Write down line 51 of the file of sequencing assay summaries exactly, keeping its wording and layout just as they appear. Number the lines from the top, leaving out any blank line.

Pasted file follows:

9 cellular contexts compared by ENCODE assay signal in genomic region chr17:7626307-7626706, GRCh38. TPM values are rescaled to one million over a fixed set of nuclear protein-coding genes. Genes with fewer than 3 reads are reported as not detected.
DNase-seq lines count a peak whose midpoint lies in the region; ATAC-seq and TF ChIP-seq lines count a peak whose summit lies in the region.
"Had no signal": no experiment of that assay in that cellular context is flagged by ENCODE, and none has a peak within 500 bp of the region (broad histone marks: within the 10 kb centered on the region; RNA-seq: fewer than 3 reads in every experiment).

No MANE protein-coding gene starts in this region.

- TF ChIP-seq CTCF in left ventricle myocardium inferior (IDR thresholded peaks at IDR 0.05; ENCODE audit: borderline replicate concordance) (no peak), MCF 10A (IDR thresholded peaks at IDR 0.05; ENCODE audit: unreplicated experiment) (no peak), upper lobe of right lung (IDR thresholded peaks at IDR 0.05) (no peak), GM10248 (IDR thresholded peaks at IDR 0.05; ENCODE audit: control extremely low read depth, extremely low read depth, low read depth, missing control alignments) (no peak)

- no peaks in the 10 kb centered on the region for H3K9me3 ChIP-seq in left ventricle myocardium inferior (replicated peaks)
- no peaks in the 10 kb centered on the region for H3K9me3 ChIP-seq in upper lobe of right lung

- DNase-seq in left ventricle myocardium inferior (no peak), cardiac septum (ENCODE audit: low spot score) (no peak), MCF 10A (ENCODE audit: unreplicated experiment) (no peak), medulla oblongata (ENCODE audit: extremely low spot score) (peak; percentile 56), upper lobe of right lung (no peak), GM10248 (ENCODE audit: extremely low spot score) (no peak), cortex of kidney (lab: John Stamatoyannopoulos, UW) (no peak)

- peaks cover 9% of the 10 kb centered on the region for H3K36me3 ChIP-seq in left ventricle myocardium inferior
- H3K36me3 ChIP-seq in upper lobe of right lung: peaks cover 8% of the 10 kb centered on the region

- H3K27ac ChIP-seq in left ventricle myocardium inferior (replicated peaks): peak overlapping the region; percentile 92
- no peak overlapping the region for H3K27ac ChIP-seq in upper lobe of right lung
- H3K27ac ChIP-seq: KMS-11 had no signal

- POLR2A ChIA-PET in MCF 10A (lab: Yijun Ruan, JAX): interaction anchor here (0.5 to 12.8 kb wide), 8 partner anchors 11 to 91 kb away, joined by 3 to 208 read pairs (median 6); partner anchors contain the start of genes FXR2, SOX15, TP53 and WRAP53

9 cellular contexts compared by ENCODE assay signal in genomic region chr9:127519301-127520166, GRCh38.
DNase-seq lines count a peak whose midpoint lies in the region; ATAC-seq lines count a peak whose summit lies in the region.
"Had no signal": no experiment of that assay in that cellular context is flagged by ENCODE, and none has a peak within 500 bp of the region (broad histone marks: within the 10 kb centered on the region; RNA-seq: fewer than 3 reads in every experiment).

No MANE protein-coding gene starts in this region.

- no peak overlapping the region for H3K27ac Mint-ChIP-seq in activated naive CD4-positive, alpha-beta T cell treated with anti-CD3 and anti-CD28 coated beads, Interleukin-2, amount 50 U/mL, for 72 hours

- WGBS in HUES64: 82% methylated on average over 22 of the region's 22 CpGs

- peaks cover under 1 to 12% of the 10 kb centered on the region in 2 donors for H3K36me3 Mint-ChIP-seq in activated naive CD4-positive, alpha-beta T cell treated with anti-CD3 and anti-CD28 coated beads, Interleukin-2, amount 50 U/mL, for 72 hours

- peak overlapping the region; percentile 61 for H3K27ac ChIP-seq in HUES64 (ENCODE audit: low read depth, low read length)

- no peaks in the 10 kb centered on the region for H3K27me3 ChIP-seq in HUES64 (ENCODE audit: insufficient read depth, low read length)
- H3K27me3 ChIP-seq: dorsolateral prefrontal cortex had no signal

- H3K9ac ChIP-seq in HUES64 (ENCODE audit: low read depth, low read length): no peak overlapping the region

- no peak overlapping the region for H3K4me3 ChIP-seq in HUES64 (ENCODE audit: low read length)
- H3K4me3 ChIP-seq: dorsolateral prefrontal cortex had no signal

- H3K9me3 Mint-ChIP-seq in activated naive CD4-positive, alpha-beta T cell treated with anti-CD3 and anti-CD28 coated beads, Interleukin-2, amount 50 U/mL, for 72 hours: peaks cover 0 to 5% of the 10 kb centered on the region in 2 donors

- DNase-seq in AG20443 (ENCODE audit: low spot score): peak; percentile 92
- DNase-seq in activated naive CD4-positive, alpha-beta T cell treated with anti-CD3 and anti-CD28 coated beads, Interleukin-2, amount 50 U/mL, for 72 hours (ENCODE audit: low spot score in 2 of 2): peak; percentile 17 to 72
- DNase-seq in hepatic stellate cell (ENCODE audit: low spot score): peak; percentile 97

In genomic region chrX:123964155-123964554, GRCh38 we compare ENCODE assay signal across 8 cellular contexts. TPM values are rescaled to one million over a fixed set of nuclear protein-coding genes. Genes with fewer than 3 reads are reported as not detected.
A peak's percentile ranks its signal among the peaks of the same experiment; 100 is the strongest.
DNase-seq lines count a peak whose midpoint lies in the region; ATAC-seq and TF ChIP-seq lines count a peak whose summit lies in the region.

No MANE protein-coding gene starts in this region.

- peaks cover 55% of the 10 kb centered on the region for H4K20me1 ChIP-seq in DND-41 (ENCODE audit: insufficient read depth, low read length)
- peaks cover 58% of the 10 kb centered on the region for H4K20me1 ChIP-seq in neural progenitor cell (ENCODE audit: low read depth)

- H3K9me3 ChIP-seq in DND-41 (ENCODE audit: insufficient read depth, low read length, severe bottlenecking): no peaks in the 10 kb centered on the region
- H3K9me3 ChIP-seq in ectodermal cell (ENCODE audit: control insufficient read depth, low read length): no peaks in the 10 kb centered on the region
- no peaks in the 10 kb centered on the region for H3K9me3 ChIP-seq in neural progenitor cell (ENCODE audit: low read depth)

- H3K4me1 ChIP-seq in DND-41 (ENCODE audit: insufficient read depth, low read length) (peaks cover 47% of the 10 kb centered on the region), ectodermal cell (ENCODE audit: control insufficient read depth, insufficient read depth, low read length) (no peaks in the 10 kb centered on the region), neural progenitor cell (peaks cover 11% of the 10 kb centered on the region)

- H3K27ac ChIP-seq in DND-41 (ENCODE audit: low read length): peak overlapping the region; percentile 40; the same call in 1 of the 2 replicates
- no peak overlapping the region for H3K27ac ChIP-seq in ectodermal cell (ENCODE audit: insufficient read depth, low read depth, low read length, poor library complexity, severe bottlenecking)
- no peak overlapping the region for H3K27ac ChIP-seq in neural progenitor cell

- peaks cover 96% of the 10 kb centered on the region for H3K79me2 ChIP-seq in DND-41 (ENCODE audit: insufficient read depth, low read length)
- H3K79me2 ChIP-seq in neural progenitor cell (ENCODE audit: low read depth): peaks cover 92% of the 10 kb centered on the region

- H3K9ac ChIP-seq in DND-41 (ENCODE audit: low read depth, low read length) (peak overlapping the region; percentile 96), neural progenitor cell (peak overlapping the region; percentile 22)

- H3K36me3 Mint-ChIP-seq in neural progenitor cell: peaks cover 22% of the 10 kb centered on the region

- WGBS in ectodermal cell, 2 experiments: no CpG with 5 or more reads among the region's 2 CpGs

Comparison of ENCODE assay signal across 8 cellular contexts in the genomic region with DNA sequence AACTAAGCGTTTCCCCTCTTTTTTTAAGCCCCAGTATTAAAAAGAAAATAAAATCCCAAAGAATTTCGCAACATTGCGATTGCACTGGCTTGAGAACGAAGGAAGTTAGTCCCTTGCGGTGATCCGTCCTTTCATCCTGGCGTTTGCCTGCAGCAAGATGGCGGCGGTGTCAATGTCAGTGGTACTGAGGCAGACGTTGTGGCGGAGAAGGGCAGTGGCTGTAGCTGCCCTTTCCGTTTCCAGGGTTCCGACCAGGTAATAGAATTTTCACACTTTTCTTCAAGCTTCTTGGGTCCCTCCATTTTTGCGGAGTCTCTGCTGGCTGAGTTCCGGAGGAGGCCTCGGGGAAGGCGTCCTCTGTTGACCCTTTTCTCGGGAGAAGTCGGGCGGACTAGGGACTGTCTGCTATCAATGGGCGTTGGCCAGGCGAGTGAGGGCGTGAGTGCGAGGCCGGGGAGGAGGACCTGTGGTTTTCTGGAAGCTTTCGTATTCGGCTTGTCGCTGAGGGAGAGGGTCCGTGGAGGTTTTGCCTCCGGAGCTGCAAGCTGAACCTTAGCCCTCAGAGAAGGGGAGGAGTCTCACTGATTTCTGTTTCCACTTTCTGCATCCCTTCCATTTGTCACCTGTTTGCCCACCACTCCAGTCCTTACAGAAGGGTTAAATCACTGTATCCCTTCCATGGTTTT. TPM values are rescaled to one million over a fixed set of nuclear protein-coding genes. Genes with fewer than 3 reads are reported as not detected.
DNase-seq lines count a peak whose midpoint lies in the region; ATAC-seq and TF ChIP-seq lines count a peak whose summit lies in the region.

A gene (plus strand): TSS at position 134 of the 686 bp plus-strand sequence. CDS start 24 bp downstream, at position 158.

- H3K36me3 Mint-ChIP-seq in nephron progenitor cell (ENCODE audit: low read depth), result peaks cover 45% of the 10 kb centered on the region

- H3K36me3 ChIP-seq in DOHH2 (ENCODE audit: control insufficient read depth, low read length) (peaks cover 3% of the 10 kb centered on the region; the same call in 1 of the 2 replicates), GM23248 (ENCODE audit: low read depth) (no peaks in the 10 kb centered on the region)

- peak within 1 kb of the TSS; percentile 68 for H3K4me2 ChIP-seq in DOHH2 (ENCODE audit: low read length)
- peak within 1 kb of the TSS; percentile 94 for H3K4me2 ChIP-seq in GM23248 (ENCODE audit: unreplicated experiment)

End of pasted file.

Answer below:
DNase-seq lines count a peak whose midpoint lies in the region; ATAC-seq and TF ChIP-seq lines count a peak whose summit lies in the region.